Chances are good that when you open your email box a majority of the messages are of little interest to you. You don’t know who they’re from, they look like junk, or they’re coming from someone who doesn’t interest you enough to compel you to open their message. If you have time, maybe you will. If you don’t, maybe you’ll hit “delete.”
You don’t want your e-appeal to wind up in the trash heap. To avoid this, you need to use the ‘Oh Goody’ Rule.
In Top 10 Tips for Successful Nonprofit E-Appeals I purposely omitted an 11th critical tip – offering readers the chance to guess and win a free review of their own e-appeal. Would you believe no one guessed the answer? Oh, dear! Maybe it’s just so obvious to you all that you didn’t think of it. But, just in case, I’m now even more dedicated to share this critical tenet with you. (And I drew a winner from all the submissions so, if you played, check below to find out if it’s you!) And the answer is…
The “FROM” line.
FROM is at the heart of the ‘Oh Goody’ Rule that gets your email opened. And here’s why I call it that: You want folks thinking “Oh goody! An email from _____. She always has something interesting to say.” Whose emails do you open first? And whose emails do you save for awhile; then sometimes simply delete because you’re pressed for time and they don’t look that interesting?
It can be argued that the ‘from’ line is more important than the subject line because it’s often what motivates people to open the email. Your email should come from a person or brand your targeted reader knows, trusts and, ideally, likes. Often this will be the E.D. It could also be another beloved staff member or lay leader. Even when you have a trusted brand, you’ll likely get a better response from the person at the brand. People give to people, not institutions. If you’re not sure about this, it’s certainly something worth testing!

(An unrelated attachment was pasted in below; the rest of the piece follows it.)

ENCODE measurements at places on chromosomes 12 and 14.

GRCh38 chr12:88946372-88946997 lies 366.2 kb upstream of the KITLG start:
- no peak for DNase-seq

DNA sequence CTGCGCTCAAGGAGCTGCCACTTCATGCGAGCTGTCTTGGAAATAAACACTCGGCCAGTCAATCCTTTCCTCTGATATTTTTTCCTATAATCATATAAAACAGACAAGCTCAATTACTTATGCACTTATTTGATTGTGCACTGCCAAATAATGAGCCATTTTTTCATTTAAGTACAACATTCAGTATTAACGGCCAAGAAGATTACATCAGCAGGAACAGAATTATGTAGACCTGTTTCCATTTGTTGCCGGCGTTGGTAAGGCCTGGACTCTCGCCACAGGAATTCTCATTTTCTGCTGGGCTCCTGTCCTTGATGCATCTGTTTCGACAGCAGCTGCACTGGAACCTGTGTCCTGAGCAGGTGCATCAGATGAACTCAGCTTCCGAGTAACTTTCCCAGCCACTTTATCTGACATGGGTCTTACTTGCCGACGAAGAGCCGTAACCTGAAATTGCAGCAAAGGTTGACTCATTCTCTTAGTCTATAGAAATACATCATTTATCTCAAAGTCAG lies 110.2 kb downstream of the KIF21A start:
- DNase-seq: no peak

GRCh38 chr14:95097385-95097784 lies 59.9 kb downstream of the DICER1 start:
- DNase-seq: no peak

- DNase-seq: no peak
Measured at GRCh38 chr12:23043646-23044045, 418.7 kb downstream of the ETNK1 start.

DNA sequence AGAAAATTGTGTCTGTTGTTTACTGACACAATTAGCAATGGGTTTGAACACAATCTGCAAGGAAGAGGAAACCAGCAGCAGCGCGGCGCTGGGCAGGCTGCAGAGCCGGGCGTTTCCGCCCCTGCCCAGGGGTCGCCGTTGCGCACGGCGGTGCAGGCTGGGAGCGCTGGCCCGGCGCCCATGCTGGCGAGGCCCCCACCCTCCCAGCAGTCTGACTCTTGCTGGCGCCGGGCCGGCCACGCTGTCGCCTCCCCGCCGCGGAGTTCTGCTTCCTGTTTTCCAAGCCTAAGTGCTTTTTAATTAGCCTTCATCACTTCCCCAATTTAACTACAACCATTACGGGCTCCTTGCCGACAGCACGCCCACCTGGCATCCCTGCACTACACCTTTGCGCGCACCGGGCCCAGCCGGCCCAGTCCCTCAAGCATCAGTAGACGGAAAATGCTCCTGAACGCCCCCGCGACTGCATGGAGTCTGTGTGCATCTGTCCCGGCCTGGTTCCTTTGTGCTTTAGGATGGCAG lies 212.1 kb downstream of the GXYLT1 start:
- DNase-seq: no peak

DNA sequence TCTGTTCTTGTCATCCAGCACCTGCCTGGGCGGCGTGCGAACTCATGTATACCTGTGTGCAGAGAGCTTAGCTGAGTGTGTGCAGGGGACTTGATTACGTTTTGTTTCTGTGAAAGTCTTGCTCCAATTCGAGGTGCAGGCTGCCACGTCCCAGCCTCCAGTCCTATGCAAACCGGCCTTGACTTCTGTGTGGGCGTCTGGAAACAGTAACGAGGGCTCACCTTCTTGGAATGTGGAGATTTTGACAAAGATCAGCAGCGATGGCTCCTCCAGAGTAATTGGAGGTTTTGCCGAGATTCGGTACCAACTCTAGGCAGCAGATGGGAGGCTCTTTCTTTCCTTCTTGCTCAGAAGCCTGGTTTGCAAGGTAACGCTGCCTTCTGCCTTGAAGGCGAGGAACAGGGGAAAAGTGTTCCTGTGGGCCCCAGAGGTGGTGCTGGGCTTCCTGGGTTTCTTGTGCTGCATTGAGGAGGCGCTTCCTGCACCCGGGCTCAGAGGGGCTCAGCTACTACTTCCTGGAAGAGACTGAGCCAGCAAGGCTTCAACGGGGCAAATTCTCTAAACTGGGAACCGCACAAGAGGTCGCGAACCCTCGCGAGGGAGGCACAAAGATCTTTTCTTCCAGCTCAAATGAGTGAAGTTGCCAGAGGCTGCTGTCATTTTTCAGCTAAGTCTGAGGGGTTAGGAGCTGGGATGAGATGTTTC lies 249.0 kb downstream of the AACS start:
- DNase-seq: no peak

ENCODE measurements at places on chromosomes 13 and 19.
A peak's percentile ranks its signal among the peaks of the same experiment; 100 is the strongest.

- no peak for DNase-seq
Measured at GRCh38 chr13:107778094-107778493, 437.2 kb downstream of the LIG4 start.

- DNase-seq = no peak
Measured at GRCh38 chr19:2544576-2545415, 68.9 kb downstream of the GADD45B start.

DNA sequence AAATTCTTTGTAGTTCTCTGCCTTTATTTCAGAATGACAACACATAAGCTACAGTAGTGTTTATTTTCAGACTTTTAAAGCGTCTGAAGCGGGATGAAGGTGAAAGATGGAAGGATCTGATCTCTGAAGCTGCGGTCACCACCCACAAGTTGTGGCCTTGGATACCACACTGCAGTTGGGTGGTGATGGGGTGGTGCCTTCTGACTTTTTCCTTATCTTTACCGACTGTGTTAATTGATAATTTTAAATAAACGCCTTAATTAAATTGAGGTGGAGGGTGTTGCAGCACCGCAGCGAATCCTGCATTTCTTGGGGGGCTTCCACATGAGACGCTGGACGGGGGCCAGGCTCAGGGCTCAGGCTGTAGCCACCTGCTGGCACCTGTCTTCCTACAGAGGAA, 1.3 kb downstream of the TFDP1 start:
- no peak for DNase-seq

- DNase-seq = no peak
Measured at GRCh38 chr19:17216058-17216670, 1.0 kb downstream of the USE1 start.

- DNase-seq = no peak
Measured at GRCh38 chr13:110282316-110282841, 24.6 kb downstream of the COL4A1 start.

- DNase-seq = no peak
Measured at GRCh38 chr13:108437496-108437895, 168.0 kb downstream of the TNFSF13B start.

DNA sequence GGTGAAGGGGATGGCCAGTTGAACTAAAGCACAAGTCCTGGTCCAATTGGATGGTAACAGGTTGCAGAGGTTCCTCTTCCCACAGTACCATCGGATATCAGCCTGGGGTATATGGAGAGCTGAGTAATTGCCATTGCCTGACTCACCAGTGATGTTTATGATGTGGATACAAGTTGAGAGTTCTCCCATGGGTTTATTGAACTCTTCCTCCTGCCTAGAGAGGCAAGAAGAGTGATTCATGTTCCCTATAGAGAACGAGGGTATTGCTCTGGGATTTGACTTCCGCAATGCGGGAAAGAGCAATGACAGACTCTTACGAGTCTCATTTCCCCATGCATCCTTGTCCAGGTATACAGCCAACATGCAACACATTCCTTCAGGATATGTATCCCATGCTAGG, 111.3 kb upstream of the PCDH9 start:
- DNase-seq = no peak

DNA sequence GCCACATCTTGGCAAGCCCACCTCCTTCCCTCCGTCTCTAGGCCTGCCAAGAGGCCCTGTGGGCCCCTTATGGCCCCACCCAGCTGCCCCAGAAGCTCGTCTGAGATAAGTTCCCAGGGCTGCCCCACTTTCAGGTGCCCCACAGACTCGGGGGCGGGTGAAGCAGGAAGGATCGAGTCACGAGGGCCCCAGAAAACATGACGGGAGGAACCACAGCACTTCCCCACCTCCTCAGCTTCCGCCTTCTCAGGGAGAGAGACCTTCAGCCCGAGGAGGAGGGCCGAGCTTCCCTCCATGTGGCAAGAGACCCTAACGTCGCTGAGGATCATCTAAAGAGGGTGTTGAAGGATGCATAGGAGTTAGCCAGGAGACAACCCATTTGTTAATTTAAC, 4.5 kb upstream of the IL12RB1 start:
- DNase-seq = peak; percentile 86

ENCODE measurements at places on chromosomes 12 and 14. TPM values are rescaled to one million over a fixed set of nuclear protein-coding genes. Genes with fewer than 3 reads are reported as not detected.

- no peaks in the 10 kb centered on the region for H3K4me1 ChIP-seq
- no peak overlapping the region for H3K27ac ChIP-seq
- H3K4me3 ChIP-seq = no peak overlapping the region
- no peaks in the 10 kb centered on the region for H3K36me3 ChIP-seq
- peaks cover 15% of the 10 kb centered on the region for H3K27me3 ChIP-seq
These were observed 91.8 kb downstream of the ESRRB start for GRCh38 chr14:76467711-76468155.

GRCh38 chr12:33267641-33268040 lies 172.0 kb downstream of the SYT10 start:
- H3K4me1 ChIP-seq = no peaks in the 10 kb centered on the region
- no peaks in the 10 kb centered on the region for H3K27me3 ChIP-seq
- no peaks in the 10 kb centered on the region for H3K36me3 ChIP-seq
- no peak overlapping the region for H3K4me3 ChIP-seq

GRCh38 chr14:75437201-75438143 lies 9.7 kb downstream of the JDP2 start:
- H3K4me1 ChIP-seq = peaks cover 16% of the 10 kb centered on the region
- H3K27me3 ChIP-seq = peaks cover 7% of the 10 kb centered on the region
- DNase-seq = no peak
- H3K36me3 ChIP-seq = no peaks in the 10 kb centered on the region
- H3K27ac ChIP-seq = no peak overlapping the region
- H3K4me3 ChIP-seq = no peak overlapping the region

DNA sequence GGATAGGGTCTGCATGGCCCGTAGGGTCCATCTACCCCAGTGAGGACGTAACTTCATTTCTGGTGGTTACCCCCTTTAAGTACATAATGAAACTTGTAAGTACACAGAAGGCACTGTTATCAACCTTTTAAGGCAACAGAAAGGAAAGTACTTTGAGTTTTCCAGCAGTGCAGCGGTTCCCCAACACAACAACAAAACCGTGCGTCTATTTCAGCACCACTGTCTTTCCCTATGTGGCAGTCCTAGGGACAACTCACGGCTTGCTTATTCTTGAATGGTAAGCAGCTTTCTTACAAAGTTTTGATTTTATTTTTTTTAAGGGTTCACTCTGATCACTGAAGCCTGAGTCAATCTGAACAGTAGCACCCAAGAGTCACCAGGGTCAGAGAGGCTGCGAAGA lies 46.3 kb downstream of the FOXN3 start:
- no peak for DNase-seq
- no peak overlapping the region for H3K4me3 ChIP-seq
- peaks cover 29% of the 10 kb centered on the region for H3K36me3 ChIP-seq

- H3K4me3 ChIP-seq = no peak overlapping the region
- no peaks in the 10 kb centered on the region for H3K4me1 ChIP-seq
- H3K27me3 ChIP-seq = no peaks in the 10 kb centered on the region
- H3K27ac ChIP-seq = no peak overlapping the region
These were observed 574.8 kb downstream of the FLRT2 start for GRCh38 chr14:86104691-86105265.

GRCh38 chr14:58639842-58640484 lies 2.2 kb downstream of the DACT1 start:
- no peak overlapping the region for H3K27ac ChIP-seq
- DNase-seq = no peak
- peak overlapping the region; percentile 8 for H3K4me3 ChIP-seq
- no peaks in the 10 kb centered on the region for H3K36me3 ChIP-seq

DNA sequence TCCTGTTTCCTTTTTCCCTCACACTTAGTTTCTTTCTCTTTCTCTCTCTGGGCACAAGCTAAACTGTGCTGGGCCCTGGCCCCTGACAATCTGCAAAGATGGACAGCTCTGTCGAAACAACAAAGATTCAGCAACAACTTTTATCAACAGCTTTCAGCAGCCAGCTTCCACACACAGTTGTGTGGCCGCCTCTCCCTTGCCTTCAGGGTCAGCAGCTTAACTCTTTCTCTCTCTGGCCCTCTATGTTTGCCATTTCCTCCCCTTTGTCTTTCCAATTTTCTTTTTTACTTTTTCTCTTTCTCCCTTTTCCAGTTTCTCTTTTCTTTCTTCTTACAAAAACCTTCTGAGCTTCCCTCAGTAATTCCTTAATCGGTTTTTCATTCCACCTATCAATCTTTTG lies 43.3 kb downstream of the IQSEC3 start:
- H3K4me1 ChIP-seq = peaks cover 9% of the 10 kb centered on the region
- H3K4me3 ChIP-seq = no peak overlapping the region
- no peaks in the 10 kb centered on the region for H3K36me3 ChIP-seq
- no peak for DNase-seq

Think about who the email is coming from before you begin to write. Don’t leave it until the very end. Too often no one thinks about it; then the IT person or the administrative assistant is assigned to “launch” the email. Typically they do one of two things: (1) simply launch the email from a corporate account, or (2) innocently ask “Who’s it coming from?” The first is not so good, because it’s a thoughtless approach. The second is not so good, because it’s an afterthought (and I’ve seen more than one occasion where the appeal was delayed because it took awhile to find a signatory or to create a new “from” email account that would work).
Plan ahead so when your reader opens their inbox they exclaim: “Oh Goody!”
What email appeal sender has elicited your best response?
Related post: Why You May Not Have Time for an Email Campaign
DRUM ROLL: The winner, who’ll receive a free e-appeal review, is Terri Forman with First Graduate. Congrats Terri!
Photo: Flickr, Matt Herzberger